Essential Fishing Accessories for Beginners 620 350 BassGrab
Fishing Crate from Above

Essential Fishing Accessories for Beginners

Whether you’re trying to reel in a keeper for dinner later in the evening or just looking for a new hobby where you can bond with family and friends while spending a day out on the water, fishing is a great activity. Even better, virtually anyone can get in on this sport, whether they’ve been fishing for decades or are casting for the very first time. While experienced anglers have their fishing excursions down to a “T,” if you’re just getting into the sport, there’s certainly a bit of a learning curve. 

Below,  we discuss some of the top supplies and accessories anyone new to fishing should be looking to acquire before hitting the water. (as we have discussed before for your kayak fishing gear) Let’s take a closer look!

Rod, Reel, Line

You likely already know that a rod and reel are essential – and you’re unlikely to have much success at catching anything without them. However, it’s also important that you select the right rod and reel for the types of fish you’re hoping to hook. For beginner anglers, it’s best to keep it simple and purchase a good all-around rod that you can use for both bait and lure fishing. Medium-action rods are a great example. If you’re angling for larger fish in deeper waters, you’ll need a more durable rod.

KastKing Kodiak 3000

Once you’ve chosen a rod you like, it’s time to pair it with a good reel.  Freshwater reels are used around rivers, lakes, and streams. On the other hand, saltwater reels are used in large water bodies like bays and oceans. However, regardless of where you want to go fishing, you have to understand the types of fishing reels. Various types of reels can be used in fishing. If you are an experienced angler, consider going for the best baitcasting reel. This is particularly important when using heftier baits and lines for large game angling.

Alternatively, if you will be handling small lures, use spinning reels that have an anti-reverse mechanism that preserves the line from reeling off when you get a bite. There are also spin-cast reels that can be good for you if you are a beginner. They are simple, dependable, and lack complexity.

Stocked Tackle Box

Aside from the rod, reel, and line that you’ve selected, there’s a lot of hardware that you’re going to need to get up and running once you hit the water. First, we suggest purchasing a large enough tackle box that can adequately accommodate all of the supplies you’ll need to have on hand. The last thing you want to do is get out on the boat only to realize that you’re missing a crucial item. Here’s a look at some of the things you’ll want to ensure are packed in your tackle box:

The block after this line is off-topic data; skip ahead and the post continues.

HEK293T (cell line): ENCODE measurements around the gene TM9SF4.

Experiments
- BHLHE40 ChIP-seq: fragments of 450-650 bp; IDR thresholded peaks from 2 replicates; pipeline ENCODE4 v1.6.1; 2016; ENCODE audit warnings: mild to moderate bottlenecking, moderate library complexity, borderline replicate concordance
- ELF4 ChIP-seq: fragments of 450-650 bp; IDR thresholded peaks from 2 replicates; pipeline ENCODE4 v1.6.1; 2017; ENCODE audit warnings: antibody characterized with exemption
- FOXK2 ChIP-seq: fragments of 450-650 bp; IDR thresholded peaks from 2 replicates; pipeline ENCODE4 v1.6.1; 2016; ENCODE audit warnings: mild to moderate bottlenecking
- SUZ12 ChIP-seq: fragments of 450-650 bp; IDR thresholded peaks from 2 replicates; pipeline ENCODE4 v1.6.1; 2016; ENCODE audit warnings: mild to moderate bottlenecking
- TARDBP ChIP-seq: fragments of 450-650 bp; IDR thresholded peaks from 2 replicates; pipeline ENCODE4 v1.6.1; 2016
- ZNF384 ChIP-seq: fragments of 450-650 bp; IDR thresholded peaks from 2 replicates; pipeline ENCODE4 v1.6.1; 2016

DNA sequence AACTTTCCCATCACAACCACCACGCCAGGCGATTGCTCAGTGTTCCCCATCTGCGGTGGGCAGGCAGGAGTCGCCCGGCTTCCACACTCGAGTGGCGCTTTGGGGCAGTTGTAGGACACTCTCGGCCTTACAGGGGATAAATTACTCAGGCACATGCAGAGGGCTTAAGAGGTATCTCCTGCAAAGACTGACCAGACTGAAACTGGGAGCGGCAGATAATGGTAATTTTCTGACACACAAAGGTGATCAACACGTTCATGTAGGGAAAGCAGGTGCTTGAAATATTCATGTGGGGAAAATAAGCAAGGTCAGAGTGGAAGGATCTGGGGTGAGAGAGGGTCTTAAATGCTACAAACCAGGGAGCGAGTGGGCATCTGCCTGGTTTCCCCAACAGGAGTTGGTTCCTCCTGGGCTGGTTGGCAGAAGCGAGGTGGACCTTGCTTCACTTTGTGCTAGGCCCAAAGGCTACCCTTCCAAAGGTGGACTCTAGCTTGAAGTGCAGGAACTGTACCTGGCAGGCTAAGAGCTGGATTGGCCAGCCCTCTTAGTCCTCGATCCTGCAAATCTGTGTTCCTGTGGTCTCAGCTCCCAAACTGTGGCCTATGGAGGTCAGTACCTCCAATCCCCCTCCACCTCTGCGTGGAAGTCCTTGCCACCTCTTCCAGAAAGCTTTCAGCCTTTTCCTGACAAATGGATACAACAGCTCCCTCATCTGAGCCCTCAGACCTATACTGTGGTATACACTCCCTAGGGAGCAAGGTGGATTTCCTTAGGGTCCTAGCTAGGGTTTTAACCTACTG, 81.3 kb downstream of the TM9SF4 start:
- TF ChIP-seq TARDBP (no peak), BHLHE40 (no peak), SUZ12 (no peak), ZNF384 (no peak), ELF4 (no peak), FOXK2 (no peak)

Orange Fishing Backpack

Basic Tools

It’s also a good idea to have some basic tools on hand in case you need to cut your fishing line or carry out other tasks. Arguably the most important tool you’ll want to have handy is a pair of needle-nose pliers. These aren’t just ideal for cutting fishing line – they’re also an essential item for helping to remove any hook from a fish’s lip if it can’t be dislodged easily. Pliers help remove the hook without hurting the fish. Make sure one is in the bottom drawer of your tackle box. You should also keep a small fillet knife on hand. That way, you can prepare your catch immediately for the freshest quality meat possible.

Rod Holders and Outriggers

If you’re venturing into deeper waters for your fishing trip, it’s a good idea to keep your rods organized to avoid damage to your equipment and potential injury to anyone on board. Stainless-steel rod holders are an ideal choice that provides good stability for your rods while you’re getting to and from your kayak fishing spot. They also allow you to run multiple poles at once with ease.

If you’re going to be fishing in deeper waters, outriggers are an excellent investment. These fishing accessories are ideal for trolling, where bait is dragged behind the boat to simulate the movement of live prey. Outrigger poles keep your bait away from the vessel and its wake, which is too turbulent for fish to swim in. Not only does this increase your chances of getting a catch, but it also ensures you have optimal visibility.

Live Bait

We mentioned some of the tackle you should have with you on any fishing excursion, but there isn’t anything quite like live bait. Whether it’s nightcrawler worms, minnows, shiners, or other baitfish, live bait typically does a better job of capturing a fish’s attention in the right conditions. For the freshest bait possible, visit your local bait shop the day of your fishing trip.

 Now that you’ve got a roadmap, you’re good to fuel up the boat and see if you can get anything to bite. While fishing takes patience and persistence, it won’t be long before you learn that even when they’re not biting, there’s not much that can beat a day out on the water.

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